Photo credit – social media user – Facebook
[KIRKLAND, Wash.] – MTN The infamous truck-eating bridge on Kirkland Avenue claimed another victim on Wednesday morning when an overheight Oak Harbor Freight Lines semi-truck traveling west failed to clear the 11′ 6″ high structure.
At approximately 10:00 AM, the westbound truck hit the retired railroad bridge, which is now part of the rails to trails Cross Kirkland Corridor. It is the second time a truck has hit the bridge in June and the first westbound truck to strike the bridge in 125 days.
The bridge is located at a complex intersection with limited visibility approaches from both sides. The city of Kirkland has done numerous studies and made several improvements in 2020 in an attempt to warn truck drivers about the low clearance structure, to no avail.
Currently, there are more than a dozen signs and flashing warning lights on either side of the bridge.
In July 2021, local citizens made a banner declaring, “I Eat Trucks,” and strung it across the eastern side of the bridge. Two days later, residents in the area heard the squeal of brakes and expected it to be followed by the sounds of mangled metal, but there was no crash. The new banner was credited with its first save. A month later, the same group added a second banner after two bridge strikes occurred by westbound trucks.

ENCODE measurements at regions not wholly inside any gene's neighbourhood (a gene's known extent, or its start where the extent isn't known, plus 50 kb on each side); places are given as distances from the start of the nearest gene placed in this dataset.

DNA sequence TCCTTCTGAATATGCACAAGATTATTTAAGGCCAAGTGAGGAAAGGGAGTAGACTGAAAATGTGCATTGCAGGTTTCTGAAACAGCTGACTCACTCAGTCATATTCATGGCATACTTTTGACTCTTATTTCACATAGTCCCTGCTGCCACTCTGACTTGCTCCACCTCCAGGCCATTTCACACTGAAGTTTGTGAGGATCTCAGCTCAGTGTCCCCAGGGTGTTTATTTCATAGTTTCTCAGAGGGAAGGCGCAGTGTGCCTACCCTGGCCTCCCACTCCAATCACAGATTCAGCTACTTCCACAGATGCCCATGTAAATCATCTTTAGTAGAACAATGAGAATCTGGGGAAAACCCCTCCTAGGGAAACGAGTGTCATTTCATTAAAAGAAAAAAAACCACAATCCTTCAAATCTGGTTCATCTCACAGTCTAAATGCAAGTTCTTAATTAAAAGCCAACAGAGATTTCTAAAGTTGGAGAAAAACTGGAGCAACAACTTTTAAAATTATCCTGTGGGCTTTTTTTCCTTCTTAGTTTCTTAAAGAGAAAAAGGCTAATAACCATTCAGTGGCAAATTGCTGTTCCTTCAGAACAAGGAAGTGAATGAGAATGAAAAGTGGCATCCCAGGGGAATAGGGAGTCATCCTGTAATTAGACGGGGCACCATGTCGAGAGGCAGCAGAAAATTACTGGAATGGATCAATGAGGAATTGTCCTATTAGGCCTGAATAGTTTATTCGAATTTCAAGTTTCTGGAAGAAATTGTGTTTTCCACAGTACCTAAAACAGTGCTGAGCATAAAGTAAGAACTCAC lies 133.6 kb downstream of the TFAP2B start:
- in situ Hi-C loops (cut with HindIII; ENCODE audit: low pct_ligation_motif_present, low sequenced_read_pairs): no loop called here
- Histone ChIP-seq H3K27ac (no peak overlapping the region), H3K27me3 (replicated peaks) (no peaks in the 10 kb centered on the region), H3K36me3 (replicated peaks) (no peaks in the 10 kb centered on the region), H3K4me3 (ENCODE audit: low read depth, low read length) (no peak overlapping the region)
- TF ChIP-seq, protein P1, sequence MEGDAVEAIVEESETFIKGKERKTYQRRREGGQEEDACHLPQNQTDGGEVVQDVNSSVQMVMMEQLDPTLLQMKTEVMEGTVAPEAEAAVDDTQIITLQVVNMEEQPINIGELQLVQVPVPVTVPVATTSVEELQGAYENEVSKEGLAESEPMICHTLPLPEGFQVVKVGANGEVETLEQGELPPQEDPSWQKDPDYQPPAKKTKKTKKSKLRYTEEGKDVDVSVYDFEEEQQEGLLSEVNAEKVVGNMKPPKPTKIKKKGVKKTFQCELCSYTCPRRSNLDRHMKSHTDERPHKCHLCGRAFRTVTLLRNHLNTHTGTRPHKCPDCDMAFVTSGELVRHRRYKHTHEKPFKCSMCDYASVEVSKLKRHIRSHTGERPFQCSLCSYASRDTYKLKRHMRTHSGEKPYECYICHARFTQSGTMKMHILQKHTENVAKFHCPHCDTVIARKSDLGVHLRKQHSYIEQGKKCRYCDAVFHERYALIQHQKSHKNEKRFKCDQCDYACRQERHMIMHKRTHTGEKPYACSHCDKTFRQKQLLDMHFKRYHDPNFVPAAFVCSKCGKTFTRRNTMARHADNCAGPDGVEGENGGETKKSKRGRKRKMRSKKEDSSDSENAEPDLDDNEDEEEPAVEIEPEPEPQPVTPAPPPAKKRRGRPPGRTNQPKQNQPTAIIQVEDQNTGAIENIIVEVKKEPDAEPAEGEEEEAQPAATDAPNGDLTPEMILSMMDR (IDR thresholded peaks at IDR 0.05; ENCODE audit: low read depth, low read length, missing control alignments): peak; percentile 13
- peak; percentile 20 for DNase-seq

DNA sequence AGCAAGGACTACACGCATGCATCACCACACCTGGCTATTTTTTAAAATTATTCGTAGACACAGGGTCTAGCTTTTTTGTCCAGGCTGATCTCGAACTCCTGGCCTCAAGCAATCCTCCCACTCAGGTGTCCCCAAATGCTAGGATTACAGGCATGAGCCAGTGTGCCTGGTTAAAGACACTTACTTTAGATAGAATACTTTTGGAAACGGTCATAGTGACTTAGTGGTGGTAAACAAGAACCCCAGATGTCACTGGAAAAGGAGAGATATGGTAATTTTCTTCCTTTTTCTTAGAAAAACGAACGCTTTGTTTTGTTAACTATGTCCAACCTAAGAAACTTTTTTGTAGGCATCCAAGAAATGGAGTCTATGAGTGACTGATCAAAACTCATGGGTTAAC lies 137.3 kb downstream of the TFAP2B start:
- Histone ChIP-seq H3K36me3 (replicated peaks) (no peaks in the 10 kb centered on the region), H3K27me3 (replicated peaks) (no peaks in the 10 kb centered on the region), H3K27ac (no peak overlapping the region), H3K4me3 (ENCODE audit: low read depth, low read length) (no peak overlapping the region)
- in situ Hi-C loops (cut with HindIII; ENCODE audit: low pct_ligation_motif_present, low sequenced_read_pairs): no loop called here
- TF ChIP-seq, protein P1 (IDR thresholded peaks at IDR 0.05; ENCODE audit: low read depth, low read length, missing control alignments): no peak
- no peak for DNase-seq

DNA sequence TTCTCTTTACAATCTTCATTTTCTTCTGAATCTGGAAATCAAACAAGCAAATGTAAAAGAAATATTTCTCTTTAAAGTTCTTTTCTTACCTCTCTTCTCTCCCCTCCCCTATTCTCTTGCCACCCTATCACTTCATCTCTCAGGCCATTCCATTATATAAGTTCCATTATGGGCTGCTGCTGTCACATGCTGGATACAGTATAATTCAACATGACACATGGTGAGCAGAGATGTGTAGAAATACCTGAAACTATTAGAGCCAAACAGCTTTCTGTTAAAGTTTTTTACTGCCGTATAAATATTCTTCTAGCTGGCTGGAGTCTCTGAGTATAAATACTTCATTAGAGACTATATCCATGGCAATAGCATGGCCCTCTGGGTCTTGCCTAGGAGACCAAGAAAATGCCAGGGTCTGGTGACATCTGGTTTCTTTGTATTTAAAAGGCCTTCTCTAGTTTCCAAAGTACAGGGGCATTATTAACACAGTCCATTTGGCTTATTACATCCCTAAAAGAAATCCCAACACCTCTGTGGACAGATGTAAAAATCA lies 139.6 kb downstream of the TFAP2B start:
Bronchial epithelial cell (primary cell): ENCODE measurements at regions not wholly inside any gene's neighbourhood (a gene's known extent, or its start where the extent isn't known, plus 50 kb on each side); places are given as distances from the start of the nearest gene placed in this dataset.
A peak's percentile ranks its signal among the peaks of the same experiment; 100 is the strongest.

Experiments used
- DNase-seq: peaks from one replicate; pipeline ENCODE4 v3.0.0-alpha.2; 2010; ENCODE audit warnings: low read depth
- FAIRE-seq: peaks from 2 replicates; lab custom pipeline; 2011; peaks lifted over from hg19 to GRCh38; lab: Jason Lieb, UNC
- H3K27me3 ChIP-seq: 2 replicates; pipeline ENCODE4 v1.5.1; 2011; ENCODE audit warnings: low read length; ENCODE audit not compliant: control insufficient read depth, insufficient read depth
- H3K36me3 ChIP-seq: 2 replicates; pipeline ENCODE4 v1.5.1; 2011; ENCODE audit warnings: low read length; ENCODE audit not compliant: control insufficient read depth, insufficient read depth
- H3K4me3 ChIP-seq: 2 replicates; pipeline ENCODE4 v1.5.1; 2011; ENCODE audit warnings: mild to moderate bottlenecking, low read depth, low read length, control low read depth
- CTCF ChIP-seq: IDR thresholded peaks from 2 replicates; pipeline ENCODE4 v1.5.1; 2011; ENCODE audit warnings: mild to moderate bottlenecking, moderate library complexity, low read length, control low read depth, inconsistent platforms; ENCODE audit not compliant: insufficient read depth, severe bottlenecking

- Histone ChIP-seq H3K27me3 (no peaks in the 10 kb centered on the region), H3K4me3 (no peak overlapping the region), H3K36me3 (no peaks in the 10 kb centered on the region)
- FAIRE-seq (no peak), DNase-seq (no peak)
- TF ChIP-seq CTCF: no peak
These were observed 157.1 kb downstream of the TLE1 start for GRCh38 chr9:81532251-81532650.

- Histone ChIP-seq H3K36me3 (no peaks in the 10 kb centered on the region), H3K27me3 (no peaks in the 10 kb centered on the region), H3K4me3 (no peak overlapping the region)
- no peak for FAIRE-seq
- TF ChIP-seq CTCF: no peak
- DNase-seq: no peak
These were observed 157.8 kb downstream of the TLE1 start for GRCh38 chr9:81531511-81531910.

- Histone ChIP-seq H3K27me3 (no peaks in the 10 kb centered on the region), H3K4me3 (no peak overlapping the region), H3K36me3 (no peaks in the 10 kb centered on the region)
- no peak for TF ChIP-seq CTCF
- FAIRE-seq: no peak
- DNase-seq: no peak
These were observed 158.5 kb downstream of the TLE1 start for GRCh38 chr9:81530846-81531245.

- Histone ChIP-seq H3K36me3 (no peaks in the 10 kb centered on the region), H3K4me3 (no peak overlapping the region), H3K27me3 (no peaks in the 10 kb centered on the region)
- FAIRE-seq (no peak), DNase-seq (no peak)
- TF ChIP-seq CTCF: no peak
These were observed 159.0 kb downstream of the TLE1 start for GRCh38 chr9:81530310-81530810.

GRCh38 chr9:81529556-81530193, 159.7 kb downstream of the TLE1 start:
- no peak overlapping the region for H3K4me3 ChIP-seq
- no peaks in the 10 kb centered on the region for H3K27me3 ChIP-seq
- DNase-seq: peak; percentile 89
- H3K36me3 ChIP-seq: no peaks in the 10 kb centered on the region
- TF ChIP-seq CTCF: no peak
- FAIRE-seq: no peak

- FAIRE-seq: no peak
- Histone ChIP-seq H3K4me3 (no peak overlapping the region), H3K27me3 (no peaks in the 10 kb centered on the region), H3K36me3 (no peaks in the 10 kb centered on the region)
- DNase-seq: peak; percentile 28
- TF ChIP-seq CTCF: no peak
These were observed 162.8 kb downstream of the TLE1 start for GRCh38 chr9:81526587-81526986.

In 2021, the bridge was on pace to be struck over 100 times, but by August, it seemed the banners had solved the problem. The bridge was hit a few times over the last year, but this is the first month where “Truckbane” has been struck twice.
It is too expensive to replace the bridge with a higher structure for the Cross Kirkland Trail. The roadbed can’t be lowered because there is a water main, communications, and electrical infrastructure under the bridge. The city is restricted by Federal Department of Transportation rules on what they can and can’t do to raise truck driver awareness as they approach the structure. Additionally for eastbound trucks, it is approximately 1/4 mile from 85th Avenue to Truckbane, further limiting the location and quantity of DOT-approved warning devices. The city reported a cable overheight warning device couldn’t be used for the bridge approaches on the west or east side. If the cable were severed by a truck, it could strike pedestrians on the sidewalks that follow Kirkland Way.
Kirkland police have the intersection closed at press time and are awaiting a heavy-duty wrecker to extract the truck.
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